Private sector payment terms win approval from contractors
The government’s decision to include 30 day payment terms into their Prompt Payment Code has been welcomed by small businesses, freelancers and contractors. The decision has been welcomed by those who are keen to ensure that small businesses are able to rely on these payment terms as standard in order to keep their businesses afloat.
Although the code is still a voluntary scheme, the fact that those signing up to it will be bound by terms which favour small businesses is encouraging. The terms will also be rigorously enforced by the newly formed body who will have the power to eject any companies who have committed to the code but which fail to comply.
The current code stipulates a 60 day payment term as a maximum and has 1,700 organisations signed up, but the change in payment terms comes alongside a government push for more businesses to join those already voluntarily abiding by the terms. Those who are already signed up to the PPC have been given warning that, except in cases where they can prove exceptional circumstances apply, they will be expected to get on board with the new, shorter payment terms or face being removed from the scheme.
The news comes alongside new laws which will be much more stringent about the requirements for businesses to report on their activities, in the form of the Small Business, Enterprise and Employment Bill. This will see the UK’s biggest businesses being forced to publish their payment terms in order to promote transparency and ensure that small businesses are aware of their terms before entering into any contracts with them.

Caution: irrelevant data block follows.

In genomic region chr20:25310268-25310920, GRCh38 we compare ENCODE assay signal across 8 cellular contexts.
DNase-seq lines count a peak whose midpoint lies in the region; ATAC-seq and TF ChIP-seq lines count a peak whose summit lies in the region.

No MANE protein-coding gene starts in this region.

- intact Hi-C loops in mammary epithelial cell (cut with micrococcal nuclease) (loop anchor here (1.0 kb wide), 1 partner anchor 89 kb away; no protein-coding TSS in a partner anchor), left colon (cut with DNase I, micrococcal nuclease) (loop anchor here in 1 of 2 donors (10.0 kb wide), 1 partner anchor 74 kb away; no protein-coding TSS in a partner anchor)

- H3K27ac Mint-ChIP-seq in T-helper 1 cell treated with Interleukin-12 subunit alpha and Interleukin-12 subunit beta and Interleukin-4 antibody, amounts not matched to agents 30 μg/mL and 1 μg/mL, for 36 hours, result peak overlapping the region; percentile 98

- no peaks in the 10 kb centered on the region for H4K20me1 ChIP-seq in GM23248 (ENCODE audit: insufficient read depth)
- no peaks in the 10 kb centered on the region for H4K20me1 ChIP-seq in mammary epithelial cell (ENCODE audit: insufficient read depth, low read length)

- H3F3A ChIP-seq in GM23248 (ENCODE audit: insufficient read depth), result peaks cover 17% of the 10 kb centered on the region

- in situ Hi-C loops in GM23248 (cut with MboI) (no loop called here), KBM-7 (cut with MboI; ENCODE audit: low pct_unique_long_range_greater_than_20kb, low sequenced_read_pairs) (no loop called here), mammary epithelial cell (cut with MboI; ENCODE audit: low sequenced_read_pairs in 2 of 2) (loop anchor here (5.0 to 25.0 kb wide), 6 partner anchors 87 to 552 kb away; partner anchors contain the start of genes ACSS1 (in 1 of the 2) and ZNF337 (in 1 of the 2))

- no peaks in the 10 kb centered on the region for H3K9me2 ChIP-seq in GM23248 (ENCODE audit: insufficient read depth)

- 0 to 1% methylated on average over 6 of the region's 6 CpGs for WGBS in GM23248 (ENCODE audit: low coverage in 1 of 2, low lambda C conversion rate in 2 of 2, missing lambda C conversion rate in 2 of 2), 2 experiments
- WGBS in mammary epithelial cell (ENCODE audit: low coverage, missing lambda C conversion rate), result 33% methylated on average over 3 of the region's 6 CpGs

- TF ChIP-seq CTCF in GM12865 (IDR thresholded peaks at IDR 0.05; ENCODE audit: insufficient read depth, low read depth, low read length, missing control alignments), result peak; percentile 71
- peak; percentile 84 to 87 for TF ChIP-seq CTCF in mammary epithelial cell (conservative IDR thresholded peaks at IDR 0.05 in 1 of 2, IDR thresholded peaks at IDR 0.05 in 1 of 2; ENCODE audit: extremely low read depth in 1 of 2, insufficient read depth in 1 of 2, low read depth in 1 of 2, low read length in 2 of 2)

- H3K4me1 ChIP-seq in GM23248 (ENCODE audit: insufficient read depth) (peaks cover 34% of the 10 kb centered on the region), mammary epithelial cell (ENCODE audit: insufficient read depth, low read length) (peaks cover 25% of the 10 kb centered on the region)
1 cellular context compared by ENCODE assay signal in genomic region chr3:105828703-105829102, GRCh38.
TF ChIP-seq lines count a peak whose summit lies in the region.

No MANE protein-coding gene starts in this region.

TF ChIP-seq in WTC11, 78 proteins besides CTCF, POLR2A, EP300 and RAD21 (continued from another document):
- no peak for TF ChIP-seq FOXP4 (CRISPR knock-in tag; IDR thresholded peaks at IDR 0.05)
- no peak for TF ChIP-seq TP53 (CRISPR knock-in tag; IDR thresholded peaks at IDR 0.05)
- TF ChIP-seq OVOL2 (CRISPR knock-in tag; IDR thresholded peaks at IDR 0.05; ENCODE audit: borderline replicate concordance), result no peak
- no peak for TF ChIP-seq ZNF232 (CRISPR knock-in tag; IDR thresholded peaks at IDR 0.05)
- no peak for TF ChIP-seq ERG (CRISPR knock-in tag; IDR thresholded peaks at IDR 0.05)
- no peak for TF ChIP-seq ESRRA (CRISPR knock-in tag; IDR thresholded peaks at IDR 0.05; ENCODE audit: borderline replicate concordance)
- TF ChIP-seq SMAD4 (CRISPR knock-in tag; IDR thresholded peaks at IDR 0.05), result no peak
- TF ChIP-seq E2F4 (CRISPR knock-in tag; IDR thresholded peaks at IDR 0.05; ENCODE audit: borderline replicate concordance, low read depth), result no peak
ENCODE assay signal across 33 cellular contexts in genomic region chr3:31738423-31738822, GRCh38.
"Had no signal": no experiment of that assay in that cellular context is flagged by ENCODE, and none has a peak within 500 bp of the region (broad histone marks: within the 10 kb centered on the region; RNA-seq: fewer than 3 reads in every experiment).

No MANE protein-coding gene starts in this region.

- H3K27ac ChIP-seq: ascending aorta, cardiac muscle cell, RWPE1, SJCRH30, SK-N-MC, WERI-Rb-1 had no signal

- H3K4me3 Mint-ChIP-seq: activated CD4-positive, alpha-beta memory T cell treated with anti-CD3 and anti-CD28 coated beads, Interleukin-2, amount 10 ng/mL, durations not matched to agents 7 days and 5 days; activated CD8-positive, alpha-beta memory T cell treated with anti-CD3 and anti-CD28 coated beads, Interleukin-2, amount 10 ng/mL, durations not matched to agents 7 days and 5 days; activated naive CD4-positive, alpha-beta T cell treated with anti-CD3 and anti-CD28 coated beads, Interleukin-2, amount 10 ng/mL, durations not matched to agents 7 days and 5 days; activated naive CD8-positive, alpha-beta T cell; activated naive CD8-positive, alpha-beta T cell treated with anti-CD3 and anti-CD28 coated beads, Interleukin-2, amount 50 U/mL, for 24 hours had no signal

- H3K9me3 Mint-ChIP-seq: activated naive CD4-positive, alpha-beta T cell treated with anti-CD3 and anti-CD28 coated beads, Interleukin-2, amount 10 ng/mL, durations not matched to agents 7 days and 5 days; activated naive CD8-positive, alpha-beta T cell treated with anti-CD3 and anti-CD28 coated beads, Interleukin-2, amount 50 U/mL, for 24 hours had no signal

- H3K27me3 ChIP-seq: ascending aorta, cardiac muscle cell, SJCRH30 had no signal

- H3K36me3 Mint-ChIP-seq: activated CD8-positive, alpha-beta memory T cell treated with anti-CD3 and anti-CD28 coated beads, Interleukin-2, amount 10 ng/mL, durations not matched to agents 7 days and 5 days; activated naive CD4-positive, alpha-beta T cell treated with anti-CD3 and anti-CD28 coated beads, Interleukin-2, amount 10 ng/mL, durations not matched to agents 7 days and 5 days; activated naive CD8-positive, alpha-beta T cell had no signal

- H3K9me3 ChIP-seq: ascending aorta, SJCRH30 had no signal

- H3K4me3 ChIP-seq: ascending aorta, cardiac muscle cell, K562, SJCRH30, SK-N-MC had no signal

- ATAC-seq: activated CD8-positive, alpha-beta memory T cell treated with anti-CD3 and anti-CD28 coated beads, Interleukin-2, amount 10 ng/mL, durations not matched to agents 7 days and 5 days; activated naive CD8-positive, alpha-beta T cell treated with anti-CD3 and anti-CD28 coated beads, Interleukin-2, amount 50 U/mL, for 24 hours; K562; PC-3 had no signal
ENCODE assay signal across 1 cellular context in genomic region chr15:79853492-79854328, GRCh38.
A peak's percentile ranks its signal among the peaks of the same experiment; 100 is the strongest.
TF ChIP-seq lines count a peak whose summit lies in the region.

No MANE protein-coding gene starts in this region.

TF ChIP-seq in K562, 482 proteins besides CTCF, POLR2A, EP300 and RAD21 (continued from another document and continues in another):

The data that will be available to the enforcement body will allow them to review the policies of those who have signed up to the Prompt Payment Code which, in turn, will allow them to enforce the terms of the code and challenge any who fail to pay suppliers on time or have excessively long payment terms as standard.
The chief economist at the Institute of Directors is James Sproule, and he is also a member of the PPC advisory board. He has welcomed the move, saying that it is a sensible approach to the problem of late payments, and highlighting the fact that the public pressure on those who insist on unfavourable payment terms could be a more effective way to deal with them than any legislation. Because the scheme is voluntary, it gives businesses a chance to advertise their desire for fairness and distinguish themselves from competitors who might not have such consideration for their suppliers.
The Association of Independent Professionals and the Self Employed have also welcomed the news, but are keen to point out that compulsory compliance could benefit contractors, freelancers and small businesses more.
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